Controversy Follows New Oregon PERS Director

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The Oregon Public Employees Retirement System (PERS) has informed current deputy director Steve Rodeman that he will move into the fund’s top job when executive director Paul Cleary retires in December.

Rodeman has been the fund’s second-in-command since 2008. But his tenure hasn’t been without controversy – last year, there were complaints of harassment and discrimination in the workplace under Rodeman’s watch.

Reported by the Oregonian:

In July 2013, the former director of Human Resources at PERS, Helen Bamford, asked the Department of Justice to investigate employee complaints of discrimination, harassment and a hostile work environment against a group of managers, principally Rodeman, after her efforts to address the complaints internally were unsuccessful.

The DOJ investigation was resolved without a finding, but Bamford subsequently filed a whistleblower and discrimination complaint with the state Employee Relations Board and a tort claim against the state after being forced out of PERS “for the good of the agency.”

Bamford is currently working for the Oregon State Board of Nursing but still officially a PERS employee. She signed a settlement agreement last week with the state, which will pay her $30,000. Neither side admitted fault.

Board members said Friday they were aware of the complaints, but didn’t deal with them directly or discuss them as a board.

“Personnel matters don’t come before the board,” said Pat West, a retired Salem firefighter who sits on the board. “It’s not an issue we would deal with.”

Rodeman did not respond to a request for comment.

Rodeman will be paid an annual salary of $168,000 in his new position.

Oregon PERS Chooses Next Executive Director

NOW HIRINGPaul Cleary, who for ten years has sat at the helm of the Oregon Public Employees Retirement System, announced this summer that he would retire in December.

Since then, the Oregon PERS has searched for its next executive director. They’ve now announced their decision to promote from within: the next executive director will be Steve Rodeman, who currently serves as the fund’s deputy director.

The move comes on the heels of a push to move more of the fund’s investments in-house. From Chief Investment Officer:

Steve Rodeman, the deputy director of Oregon’s Public Employees Retirement System (PERS), has been chosen as the pension’s new executive director.

On Friday, the PERS board voted unanimously to elect the 13-year veteran to the post, local news website reported.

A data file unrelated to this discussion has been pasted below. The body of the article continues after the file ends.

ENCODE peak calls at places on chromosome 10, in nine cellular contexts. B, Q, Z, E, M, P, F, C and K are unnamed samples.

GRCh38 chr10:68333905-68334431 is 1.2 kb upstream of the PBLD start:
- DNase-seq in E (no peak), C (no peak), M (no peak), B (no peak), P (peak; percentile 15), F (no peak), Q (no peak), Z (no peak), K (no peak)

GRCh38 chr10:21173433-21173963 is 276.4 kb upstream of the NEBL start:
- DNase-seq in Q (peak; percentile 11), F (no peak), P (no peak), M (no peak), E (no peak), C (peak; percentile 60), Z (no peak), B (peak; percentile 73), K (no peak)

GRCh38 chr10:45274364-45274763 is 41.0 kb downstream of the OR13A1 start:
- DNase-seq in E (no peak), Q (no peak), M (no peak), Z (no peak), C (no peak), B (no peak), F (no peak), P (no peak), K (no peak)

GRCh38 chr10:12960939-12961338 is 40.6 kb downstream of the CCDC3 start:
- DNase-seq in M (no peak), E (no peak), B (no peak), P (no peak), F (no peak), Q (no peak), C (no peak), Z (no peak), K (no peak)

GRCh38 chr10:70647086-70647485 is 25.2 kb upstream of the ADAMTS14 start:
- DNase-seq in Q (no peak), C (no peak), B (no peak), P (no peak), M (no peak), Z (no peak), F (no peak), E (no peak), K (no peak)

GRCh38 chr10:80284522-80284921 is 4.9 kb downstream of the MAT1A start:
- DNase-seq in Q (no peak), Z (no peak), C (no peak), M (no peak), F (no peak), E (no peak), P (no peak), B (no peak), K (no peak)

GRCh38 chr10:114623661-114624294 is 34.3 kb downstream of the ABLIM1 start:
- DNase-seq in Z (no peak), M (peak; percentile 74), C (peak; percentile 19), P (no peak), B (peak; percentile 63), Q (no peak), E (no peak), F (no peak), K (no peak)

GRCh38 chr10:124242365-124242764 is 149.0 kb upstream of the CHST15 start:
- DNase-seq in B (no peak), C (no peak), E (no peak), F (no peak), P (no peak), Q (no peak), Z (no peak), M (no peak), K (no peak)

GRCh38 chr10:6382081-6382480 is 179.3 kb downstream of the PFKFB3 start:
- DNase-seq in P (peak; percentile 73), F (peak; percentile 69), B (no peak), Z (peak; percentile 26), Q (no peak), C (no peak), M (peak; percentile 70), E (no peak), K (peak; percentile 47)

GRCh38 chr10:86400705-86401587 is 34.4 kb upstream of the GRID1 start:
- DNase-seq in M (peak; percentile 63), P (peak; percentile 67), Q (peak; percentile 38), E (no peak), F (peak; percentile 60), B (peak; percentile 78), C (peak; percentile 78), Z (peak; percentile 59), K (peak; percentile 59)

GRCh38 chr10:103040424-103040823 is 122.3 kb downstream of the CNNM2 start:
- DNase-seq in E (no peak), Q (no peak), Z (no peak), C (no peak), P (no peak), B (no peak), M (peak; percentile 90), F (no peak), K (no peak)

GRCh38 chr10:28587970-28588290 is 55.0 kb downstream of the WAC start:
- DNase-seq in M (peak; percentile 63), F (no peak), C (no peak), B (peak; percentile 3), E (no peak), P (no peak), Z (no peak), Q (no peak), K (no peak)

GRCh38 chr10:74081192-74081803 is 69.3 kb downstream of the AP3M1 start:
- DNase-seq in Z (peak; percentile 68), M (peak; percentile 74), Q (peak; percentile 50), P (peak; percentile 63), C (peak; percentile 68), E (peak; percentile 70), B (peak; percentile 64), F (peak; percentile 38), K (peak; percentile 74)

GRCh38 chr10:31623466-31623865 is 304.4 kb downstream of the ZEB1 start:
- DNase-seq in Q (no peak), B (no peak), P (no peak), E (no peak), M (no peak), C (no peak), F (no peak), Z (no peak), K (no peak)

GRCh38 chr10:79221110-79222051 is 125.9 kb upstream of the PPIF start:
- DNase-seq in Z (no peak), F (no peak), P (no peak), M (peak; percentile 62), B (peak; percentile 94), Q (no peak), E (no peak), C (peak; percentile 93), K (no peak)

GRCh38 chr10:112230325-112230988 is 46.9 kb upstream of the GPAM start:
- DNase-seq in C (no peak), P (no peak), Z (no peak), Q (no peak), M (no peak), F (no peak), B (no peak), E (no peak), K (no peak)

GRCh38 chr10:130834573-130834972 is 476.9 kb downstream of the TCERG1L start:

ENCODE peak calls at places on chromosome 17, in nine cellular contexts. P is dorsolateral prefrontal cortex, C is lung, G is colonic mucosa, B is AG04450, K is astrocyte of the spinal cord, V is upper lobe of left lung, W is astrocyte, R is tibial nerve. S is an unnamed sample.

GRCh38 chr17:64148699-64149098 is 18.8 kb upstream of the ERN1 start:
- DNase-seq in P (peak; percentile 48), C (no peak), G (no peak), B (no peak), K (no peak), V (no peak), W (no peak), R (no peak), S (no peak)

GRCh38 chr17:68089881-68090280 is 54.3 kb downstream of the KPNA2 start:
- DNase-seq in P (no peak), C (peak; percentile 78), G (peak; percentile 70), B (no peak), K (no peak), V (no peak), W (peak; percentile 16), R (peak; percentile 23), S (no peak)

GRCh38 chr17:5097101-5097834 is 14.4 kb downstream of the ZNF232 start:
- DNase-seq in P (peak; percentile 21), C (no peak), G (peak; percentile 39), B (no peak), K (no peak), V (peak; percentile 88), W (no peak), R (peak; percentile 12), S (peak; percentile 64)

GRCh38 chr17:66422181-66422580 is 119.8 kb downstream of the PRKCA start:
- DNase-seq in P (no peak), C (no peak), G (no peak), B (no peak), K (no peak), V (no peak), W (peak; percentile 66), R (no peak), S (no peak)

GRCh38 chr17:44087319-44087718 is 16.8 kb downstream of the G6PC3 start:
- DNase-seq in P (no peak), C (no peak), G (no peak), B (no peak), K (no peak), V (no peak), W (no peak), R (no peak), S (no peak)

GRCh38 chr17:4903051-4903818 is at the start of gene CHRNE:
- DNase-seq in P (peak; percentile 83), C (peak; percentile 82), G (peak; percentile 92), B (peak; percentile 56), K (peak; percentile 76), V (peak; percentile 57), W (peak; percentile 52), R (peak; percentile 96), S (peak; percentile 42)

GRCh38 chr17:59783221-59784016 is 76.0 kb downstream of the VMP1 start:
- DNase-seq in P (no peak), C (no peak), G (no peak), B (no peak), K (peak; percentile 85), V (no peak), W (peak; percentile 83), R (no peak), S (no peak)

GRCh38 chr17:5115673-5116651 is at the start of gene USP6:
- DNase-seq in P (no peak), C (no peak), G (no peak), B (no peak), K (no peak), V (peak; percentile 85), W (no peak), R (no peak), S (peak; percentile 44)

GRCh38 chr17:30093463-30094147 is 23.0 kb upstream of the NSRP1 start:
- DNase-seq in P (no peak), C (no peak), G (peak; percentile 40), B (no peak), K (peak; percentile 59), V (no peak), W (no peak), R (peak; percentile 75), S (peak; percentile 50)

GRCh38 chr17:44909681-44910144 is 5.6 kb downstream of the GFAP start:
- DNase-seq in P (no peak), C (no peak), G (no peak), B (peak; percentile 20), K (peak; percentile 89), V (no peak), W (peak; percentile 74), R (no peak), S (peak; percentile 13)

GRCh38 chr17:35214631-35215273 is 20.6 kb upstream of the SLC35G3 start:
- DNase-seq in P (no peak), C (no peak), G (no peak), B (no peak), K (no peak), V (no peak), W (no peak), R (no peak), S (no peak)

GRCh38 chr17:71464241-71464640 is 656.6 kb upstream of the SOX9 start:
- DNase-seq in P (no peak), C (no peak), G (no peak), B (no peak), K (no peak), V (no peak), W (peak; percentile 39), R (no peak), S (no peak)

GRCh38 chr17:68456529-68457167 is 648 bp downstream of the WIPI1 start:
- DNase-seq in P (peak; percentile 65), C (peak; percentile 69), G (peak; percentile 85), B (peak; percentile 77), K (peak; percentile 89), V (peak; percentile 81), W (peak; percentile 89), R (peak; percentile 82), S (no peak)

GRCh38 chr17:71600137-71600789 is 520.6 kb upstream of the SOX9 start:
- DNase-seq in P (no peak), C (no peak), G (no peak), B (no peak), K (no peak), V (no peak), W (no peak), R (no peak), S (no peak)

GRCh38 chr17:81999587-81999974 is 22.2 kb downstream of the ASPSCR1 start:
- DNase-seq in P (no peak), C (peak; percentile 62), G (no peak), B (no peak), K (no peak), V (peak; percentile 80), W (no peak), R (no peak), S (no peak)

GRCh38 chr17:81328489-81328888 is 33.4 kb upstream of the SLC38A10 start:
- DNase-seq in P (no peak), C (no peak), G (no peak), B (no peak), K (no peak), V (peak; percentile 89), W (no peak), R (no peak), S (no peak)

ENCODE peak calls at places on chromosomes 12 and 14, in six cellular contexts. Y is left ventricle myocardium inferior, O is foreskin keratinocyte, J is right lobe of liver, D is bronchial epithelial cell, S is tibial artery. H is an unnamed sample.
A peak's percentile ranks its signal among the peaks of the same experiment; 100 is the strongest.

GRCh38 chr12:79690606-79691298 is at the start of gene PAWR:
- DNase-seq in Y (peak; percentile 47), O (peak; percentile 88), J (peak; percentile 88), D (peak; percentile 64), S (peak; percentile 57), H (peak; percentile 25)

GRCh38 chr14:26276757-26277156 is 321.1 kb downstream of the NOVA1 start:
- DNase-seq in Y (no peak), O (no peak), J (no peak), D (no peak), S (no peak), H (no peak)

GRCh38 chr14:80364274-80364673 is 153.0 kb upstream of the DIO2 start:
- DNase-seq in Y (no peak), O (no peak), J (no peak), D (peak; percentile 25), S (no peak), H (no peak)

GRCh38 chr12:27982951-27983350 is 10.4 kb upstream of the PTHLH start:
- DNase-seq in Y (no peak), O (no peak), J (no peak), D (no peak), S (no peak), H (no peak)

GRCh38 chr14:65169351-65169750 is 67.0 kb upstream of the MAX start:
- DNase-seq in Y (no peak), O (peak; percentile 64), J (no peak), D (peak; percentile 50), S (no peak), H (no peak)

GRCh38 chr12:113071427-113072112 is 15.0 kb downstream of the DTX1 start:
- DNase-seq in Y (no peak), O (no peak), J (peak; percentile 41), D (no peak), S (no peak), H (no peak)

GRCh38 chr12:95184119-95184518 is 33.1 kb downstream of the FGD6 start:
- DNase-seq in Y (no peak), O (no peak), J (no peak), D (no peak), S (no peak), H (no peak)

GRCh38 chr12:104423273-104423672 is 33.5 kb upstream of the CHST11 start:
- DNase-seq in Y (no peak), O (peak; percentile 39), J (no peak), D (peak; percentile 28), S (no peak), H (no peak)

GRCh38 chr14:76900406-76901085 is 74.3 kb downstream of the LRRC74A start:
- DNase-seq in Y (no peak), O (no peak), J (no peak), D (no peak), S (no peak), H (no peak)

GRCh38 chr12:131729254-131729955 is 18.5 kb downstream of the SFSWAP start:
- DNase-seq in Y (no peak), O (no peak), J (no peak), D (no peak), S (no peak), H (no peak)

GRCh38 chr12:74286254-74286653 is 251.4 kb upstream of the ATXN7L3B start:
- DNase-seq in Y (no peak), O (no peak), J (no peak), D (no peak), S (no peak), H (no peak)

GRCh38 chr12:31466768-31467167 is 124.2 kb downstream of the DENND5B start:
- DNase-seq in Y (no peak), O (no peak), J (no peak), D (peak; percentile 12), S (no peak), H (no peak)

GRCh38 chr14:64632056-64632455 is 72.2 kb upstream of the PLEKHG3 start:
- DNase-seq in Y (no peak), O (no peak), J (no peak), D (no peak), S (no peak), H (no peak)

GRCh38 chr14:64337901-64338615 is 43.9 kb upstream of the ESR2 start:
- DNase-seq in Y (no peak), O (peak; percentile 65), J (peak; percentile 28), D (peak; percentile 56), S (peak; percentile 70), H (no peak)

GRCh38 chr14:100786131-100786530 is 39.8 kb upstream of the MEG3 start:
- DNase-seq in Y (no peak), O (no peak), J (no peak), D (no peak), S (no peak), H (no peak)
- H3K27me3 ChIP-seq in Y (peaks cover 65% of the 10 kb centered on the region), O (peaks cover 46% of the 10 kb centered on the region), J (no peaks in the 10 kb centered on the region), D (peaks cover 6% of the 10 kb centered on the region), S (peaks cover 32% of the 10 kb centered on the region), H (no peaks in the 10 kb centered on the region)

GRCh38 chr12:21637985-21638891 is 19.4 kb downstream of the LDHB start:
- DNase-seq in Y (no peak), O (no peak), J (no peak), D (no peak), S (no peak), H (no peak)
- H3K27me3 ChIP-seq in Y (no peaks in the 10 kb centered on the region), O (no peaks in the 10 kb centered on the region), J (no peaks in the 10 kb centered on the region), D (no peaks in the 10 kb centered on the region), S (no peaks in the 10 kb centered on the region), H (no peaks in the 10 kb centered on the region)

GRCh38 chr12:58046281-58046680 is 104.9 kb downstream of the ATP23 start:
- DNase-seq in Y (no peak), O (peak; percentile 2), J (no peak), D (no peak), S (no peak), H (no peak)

In March, state lawmakers and public pension representatives pushed for legislative reform to align fiduciary responsibility and bring risk and portfolio management in-house.

Under current governance policy, the treasurer has authority over investment and personnel oversight and cash management via the Oregon Investment Council (OIC). As a result of this structure, the state has had to outsource much of its risk and portfolio management to Wall Street money managers.

Although Rodeman has been with PERS for more than a decade, his role has been on the operational rather than investment side of the organisation.

No official comment had been made by Oregon PERS at the time of going to press.

PERS considered 30 applicants for the job.

Rodeman will be paid an annual salary of $168,000.


 Photo by Nathan Stephens via Flickr CC License

Oregon PERS Reforms: The Supreme Court Will See You Now


Two major reform measures are finally ready for their day in the Oregon Supreme Court.

Public employees are challenging the 2013 reforms –which reduced the state’s unfunded pension liabilities by $5 billion by cutting COLAs and scaling back benefits – on the grounds that the measures broke contracts protected under the state’s constitution.

This week, both sides submitted their written briefings to the Supreme Court. Reported by the Oregonian:

Monday marked the deadline for written briefings to the Oregon Supreme Court, where public employees are challenging the legality of two pension reform bills enacted last year.

The laws reduced retirees’ annual cost of living increases and eliminated a benefit bump-up for out-of-state retirees that don’t pay taxes in Oregon. As such, they helped staunch the precipitous rise in required contributions to the system since the 2008 financial crisis decimated the fund’s investment portfolio and opened up a $16 billion funding gap.

Oral arguments will be held Oct. 14. Each side will have one hour. After that, public employers, the governor, lawmakers, employees and retirees can hold their collective breath, with a decision anticipated during expected in time for the 2015 Legislative session.

A quick breakdown of what we can expect each side to argue, from the Oregonian:

The Legislature referred any challenges to the bills directly to the Supreme Court to expedite the legal decision process. Public employees appealed the changes, arguing in briefs filed earlier this summer that the benefit changes violate the contract clauses of the Oregon and U.S. constitutions and amount to an illegal taking of private property without compensation.

The state and public employers maintain that the cost of living adjustments, contrary to previous decisions by the court, is not an immutable part of the contract. And even if it is, they maintain it can be changed, as the Legislature has done previously.

Likewise, they argue that the extra payments to cover beneficiaries’ state tax liabilities aren’t part of the contract and can be eliminated for out-of-state retirees who don’t pay Oregon taxes.

Legislators briefly weighed enacting another round of pension reforms this year, but they decided against it.